13 Utils   96 non-null     float64
    14 Rtail   96 non-null     float64
    15 Finan   96 non-null     float64
    16 Other   96 non-null     float64
    dtypes: float64(17)
    memory usage: 13.5 KB
    None
    

    Similarly, we describe this data frame using the describe() method.

    print(ff_industry_portfolio_dataset.describe())
    

    OUTPUT:

             Food       Mines      Oil        Clths      Durbl      Chems  \
    count 96.000000 96.000000 96.000000 96.000000 96.000000 96.000000
    mean    1.046771   0.202917   0.597187   1.395833   1.151458   1.305000
    std     2.800555   7.904401   5.480938   5.024408   5.163951   5.594161
    min    -5.170000 -24.380000 -11.680000 -10.000000 -13.160000 -17.390000
    25%    -0.785000  -5.840000  -3.117500  -1.865000  -2.100000  -1.445000
    50%     0.920000  -0.435000   0.985000   1.160000   1.225000   1.435000
    75%     3.187500   5.727500   4.152500   3.857500   4.160000   4.442500
    max     6.670000 21.940000 15.940000 17.190000 16.610000 18.370000
    
             Cnsum      Cnstr      Steel      FabPr      Machn      Cars   \
    count 96.000000 96.000000 96.000000 96.000000 96.000000 96.000000
    mean    1.186979   1.735521   0.559167   1.350521   1.217708   1.279479
    std     3.142989   5.243314   7.389679   4.694408   4.798098   5.719351
    min    -7.150000 -14.160000 -20.490000 -11.960000  -9.070000 -11.650000
    25%    -0.855000  -2.410000  -4.395000  -1.447500  -2.062500  -1.245000
    50%     1.465000   2.175000   0.660000   1.485000   1.525000   0.635000
    75%     3.302500   5.557500   4.212500   3.837500   4.580000   4.802500
    max     8.260000 15.510000 21.350000 17.660000 14.750000 20.860000
    
             Trans      Utils      Rtail      Finan      Other
    count 96.000000 96.000000 96.000000 96.000000 96.000000
    mean    1.463750   0.896458   1.233958   1.248646   1.290938
    std     4.143005   3.233107   3.512518   4.839150   3.697608
    min    -8.560000  -6.990000  -9.180000 -11.140000  -7.890000
    25%    -0.810000  -0.737500  -0.952500  -1.462500  -1.090000
    50%     1.480000   1.240000   0.865000   1.910000   1.660000
    75%     4.242500   2.965000   3.370000   4.100000   3.485000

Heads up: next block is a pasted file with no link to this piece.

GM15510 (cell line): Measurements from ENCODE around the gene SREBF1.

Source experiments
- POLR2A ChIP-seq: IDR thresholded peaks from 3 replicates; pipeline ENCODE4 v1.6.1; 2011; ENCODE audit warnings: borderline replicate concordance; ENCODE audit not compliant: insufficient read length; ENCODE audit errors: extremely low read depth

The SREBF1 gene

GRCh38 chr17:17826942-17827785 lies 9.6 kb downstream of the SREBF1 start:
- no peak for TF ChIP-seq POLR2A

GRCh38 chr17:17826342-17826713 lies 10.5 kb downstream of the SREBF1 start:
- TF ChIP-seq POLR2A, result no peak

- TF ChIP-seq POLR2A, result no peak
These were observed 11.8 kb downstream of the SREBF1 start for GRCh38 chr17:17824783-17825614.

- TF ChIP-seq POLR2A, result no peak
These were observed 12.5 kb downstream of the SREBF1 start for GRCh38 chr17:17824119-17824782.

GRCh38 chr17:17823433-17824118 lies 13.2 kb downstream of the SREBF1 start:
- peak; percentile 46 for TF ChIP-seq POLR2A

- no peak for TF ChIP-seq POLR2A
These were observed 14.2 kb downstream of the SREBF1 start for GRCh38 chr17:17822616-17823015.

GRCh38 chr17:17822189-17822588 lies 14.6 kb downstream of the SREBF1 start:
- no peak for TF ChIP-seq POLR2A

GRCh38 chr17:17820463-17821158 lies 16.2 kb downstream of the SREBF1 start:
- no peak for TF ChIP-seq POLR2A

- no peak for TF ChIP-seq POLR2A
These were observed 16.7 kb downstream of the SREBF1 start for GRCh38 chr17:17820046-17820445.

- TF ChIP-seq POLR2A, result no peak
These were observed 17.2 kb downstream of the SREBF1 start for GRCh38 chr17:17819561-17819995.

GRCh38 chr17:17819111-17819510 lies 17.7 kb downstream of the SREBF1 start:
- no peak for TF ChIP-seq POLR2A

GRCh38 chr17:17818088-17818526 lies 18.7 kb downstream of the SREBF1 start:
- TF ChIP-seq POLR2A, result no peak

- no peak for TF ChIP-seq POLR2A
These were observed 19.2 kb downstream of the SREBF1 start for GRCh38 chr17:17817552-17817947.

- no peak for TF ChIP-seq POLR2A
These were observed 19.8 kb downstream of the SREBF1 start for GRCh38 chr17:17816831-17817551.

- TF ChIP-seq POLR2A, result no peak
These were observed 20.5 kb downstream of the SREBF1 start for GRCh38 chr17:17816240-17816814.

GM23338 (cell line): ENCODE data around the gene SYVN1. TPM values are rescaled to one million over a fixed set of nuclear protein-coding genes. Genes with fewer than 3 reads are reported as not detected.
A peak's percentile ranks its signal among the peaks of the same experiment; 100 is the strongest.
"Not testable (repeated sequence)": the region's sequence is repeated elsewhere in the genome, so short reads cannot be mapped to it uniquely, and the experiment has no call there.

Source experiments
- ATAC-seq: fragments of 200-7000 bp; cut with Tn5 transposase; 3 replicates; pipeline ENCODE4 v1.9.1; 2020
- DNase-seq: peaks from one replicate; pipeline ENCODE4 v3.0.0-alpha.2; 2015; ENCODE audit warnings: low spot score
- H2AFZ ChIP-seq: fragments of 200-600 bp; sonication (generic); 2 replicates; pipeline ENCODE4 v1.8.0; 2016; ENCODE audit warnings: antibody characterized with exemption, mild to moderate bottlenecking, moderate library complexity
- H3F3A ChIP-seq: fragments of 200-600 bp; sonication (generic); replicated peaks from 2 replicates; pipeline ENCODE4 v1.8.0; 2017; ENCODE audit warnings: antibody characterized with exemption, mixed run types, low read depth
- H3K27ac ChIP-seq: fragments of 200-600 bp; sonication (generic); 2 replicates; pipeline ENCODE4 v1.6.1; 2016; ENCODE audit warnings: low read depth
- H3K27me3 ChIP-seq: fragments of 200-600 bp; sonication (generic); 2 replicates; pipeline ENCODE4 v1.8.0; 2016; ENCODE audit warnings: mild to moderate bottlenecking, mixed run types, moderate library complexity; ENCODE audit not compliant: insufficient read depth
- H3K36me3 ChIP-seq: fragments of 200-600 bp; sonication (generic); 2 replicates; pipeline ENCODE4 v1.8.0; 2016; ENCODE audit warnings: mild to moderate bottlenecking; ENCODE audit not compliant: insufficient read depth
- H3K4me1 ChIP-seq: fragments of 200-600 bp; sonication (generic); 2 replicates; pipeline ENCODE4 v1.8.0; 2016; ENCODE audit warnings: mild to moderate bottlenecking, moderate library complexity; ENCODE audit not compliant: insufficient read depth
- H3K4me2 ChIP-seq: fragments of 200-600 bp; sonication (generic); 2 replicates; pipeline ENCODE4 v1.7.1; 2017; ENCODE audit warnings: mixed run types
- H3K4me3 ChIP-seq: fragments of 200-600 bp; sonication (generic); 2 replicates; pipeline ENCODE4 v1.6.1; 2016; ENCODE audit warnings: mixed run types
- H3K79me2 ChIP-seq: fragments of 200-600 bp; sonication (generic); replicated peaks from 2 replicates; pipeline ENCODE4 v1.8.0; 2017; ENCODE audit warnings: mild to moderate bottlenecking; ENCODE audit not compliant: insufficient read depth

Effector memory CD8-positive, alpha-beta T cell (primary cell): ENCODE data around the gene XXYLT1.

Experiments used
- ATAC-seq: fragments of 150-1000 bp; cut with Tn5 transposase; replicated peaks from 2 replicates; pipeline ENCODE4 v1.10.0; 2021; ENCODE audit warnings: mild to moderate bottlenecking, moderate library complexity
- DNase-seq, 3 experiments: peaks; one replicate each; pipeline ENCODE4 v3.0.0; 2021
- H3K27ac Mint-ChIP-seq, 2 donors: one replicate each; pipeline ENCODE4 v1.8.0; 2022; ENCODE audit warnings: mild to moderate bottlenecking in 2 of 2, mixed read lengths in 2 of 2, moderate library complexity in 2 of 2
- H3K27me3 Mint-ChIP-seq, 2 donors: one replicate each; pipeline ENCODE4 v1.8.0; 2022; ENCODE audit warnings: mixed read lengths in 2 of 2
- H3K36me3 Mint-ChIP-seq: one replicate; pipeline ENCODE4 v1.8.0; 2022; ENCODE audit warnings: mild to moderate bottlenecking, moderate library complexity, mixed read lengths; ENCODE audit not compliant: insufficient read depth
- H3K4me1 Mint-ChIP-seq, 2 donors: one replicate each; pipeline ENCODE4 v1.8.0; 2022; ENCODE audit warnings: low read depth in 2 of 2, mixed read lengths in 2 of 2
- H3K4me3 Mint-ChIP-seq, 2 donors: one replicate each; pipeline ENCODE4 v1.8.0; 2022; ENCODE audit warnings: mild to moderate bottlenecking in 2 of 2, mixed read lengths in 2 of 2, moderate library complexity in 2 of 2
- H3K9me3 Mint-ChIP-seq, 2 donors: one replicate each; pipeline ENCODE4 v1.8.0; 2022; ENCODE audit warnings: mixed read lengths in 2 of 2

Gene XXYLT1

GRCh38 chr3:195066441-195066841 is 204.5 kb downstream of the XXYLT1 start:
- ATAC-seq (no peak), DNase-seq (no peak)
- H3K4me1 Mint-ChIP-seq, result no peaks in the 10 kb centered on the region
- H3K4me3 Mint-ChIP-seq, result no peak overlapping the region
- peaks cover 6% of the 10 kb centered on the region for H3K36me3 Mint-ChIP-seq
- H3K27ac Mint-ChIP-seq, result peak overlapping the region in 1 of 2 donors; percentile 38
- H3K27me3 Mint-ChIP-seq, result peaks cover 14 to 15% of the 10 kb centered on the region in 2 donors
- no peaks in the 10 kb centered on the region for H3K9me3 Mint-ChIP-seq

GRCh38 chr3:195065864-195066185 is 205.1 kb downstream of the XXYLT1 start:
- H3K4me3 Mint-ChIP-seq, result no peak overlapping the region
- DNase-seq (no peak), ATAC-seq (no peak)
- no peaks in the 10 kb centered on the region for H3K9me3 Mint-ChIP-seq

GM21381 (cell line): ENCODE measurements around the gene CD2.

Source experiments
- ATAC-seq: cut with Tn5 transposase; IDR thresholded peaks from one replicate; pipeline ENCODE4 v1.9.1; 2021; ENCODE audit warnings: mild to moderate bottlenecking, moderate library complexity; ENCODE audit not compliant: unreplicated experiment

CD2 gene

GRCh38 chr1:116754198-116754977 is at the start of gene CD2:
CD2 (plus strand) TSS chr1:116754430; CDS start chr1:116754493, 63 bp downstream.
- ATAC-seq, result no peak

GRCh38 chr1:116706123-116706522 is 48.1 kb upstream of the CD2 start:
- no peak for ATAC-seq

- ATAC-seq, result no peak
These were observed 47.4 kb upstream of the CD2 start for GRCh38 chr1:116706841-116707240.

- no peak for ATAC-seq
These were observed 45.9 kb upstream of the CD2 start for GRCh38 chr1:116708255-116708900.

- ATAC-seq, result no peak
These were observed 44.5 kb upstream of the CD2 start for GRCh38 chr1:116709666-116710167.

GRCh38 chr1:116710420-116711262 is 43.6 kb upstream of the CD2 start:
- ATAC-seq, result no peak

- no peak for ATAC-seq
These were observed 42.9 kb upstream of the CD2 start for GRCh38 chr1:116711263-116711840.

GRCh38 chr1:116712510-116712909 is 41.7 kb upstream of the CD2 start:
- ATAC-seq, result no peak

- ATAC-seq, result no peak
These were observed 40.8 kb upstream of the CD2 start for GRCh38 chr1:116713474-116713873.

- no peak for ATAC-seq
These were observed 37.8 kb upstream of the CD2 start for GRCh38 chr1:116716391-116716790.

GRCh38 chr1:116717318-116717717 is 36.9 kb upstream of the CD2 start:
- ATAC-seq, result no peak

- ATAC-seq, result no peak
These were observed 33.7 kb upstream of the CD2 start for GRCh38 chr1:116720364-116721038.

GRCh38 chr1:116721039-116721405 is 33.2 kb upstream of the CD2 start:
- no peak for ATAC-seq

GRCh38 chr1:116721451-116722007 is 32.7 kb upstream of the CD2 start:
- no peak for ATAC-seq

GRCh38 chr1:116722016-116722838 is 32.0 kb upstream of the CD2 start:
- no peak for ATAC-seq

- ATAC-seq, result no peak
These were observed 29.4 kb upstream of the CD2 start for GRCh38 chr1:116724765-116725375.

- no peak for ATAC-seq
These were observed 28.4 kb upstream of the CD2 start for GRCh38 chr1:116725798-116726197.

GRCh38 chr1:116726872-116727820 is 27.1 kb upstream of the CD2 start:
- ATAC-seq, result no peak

max    12.980000   7.840000 12.440000 13.410000 10.770000
    
  • Compute the excess returns.

    Before moving toward the calculation of excess returns, we have to perform a few more steps.

    data_store = Path('./data/assets.h5')
    
    wiki_prices_df = (pd.read_csv('./dataset/wiki_prices.csv',
                   parse_dates=['date'],
                   index_col=['date', 'ticker'],
                   infer_datetime_format=True).sort_index())
    
    us_equities_data_df = pd.read_csv('./dataset/us_equities_data.csv')
    
    with pd.HDFStore(data_store) as hdf_store:
      hdf_store.put('quandl/wiki/prices', wiki_prices_df)
    
    with pd.HDFStore(data_store) as hdf_store:
      hdf_store.put('us_equities/stocks', us_equities_data_df.set_index('ticker'))
    

    First, we create an assets.h5 file in a data folder which resides in the current directory. Next, we use the read_csv() method to read the wiki_prices.csv and us_equities_data.csv files in the dataset folder from the same directory.

    After that, we use HDFStore() as given above to store data in HDF5 format.

    with pd.HDFStore('./data/assets.h5') as hdf_store:
      prices = hdf_store['/quandl/wiki/prices'].adj_close.unstack().loc['2010':'2017']
      equities = hdf_store['/us_equities/stocks'].drop_duplicates()
    
    sectors = equities.filter(prices.columns, axis=0).sector.to_dict()
    prices = prices.filter(sectors.keys()).dropna(how='all', axis=1)
    
    returns_df = prices.resample('M').last().pct_change().mul(100).to_period('M')
    returns_df = returns.dropna(how='all').dropna(axis=1)
    print(returns_df.info())
    

    In the above code fence, we read the /quandl/wiki/prices & /us_equities/stocks that we just stored in the assets.h5 file and saved them in the prices and equities variables.

    Then, we apply some filters on prices and equities, resample, and remove missing values. Finally, we print the information of a data frame returns_df using the info() method; you can see the output below.

    OUTPUT:

    <class 'pandas.core.frame.DataFrame'>